Tuesday, February 1, 2011 | Categories: Episodes
It's Tuesday, February 1st.
U.S. President Barack Obama says he would like to see an orderly transition to a more representative government in Egypt.
Currently .... to be clear, that's a government more representative of American interests.
This is The Current.
Egypt Status Quo - Robert Fisk
We started this segment with a clip from U.S. Secretary of State Hilary Clinton. Ever since the protests in Egypt began, she and the rest of the Obama Administration have been cautiously hedging their position ... supporting the right of protesters to express their discontent but stopping short of calling for President Hosni Mubarak's resignation.
President Mubarak has been a valuable ally and not just to the United States. Others - perhaps most notably, Israel - have a lot tied up in his rule. Robert Fisk has been reporting on the Middle East for more than 30 years. He covers the region for the British Newspaper, The Independent. And today, as usual, he's at the centre of the action in Cairo.
Egypt Status Quo - Eli Shaked
The Israeli army and border police forces have been reinforced along the Egyptian border at Sinai in anticipation according to reports of either possible terrorist infiltration or the possibility of others fleeing to Egypt.
A reminder that Israel signed a historic peace deal with Egypt in 1979. It also has other deals with Egypt, notably for natural gas.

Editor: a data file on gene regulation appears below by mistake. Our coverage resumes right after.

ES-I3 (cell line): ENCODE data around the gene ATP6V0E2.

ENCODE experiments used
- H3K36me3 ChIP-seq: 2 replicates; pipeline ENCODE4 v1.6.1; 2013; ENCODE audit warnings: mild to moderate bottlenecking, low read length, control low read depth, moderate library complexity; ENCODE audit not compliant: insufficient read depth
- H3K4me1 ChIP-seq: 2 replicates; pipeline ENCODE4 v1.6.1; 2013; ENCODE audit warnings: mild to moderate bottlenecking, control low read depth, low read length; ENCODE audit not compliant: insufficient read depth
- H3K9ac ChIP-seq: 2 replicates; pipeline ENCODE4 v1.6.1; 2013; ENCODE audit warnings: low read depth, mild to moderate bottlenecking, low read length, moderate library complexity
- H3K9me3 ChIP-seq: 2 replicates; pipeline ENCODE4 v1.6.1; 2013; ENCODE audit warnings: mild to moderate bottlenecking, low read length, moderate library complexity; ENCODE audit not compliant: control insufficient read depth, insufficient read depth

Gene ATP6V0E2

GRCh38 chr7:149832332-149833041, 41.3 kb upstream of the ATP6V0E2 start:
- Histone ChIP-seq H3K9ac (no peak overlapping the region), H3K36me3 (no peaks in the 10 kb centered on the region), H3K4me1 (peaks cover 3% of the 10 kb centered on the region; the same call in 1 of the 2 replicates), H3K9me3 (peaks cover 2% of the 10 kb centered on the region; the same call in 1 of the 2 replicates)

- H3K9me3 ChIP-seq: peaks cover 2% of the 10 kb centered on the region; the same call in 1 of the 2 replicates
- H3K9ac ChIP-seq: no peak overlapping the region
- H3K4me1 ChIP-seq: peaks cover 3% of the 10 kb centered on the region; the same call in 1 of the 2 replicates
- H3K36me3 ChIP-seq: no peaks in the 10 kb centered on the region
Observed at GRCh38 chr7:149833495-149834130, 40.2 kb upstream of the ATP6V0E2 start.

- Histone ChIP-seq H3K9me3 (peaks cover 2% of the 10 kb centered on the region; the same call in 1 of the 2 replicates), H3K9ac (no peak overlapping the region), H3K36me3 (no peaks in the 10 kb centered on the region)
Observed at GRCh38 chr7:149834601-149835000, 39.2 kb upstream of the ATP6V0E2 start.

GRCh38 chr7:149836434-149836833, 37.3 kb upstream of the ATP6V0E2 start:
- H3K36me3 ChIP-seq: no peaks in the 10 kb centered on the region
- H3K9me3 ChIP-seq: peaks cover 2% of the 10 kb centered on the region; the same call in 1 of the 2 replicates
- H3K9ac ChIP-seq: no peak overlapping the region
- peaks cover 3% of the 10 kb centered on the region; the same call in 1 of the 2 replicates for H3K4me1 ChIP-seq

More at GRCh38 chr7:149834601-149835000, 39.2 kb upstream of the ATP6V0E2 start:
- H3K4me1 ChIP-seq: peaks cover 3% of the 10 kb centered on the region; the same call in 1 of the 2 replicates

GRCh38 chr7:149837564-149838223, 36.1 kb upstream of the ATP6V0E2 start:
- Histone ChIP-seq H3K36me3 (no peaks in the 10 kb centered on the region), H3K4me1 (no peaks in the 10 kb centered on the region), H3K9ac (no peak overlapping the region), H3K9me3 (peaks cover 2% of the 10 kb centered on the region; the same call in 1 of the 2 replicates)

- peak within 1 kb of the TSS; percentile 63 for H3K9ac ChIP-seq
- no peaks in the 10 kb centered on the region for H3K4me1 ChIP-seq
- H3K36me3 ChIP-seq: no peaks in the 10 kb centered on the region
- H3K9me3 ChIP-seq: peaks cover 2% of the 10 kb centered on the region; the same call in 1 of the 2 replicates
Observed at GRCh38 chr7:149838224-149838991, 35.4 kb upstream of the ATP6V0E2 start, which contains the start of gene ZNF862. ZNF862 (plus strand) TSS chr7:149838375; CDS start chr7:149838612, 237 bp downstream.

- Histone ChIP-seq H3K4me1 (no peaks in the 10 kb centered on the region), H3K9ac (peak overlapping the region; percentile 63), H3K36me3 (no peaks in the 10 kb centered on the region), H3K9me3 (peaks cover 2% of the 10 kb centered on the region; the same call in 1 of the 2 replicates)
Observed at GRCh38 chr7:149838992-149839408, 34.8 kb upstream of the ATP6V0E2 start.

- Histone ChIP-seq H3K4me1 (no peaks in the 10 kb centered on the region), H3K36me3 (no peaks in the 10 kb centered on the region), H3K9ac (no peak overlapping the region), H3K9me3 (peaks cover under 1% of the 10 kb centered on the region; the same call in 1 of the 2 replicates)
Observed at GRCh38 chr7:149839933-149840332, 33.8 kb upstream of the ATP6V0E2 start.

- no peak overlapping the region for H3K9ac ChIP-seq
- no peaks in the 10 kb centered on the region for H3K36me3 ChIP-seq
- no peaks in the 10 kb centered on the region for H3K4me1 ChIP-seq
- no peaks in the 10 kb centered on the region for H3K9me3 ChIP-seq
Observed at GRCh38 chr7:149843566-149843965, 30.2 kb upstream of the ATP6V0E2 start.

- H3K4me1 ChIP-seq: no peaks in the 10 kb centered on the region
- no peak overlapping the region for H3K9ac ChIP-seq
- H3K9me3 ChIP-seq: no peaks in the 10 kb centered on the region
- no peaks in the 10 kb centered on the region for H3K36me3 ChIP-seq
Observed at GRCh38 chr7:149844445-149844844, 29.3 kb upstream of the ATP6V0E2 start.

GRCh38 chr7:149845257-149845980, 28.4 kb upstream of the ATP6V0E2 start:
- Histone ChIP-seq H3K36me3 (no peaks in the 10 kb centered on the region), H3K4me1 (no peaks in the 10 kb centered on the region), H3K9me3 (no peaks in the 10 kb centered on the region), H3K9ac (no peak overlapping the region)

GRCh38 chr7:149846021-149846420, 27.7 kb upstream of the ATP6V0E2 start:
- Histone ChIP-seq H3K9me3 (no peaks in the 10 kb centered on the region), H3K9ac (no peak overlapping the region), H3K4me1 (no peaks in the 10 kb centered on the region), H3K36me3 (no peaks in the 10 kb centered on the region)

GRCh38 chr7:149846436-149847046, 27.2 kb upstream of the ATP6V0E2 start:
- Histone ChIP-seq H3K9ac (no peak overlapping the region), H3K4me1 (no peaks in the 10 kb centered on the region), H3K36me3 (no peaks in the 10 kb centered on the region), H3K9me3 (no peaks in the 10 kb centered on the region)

Israelis have mixed feelings about what might happen if Mr. Mubarak is ousted. We aired a clip with some thoughts from Jerusalem about the possibility of a future without Egyptian President Hosni Mubarak.
For his thoughts on what Israel has at stake, we were joined by Eli Shaked. He's a former Israeli Ambassador to Egypt. He was in Modi'in, Israel.
Egypt Status Quo - Daniel Kurtzer
In the midst of this, the latest wires are saying that Jordan's King Abdullah has dismissed his government and appointed a new Prime Minister. The Turkish Prime Minister is urging Mr. Mubarak to listen to the people.
The United States has treated President Mubarak as a key ally for a long time. For his thoughts on what the U.S. has at stake now, we were joined by Daniel Kurtzer. He's a former U.S. Ambassador to Egypt also later to Israel. He is now a professor of Middle Eastern Studies at Princeton University - The Woodrow Wilson School. He was in Princeton, New Jersey.
Other segments from today's show: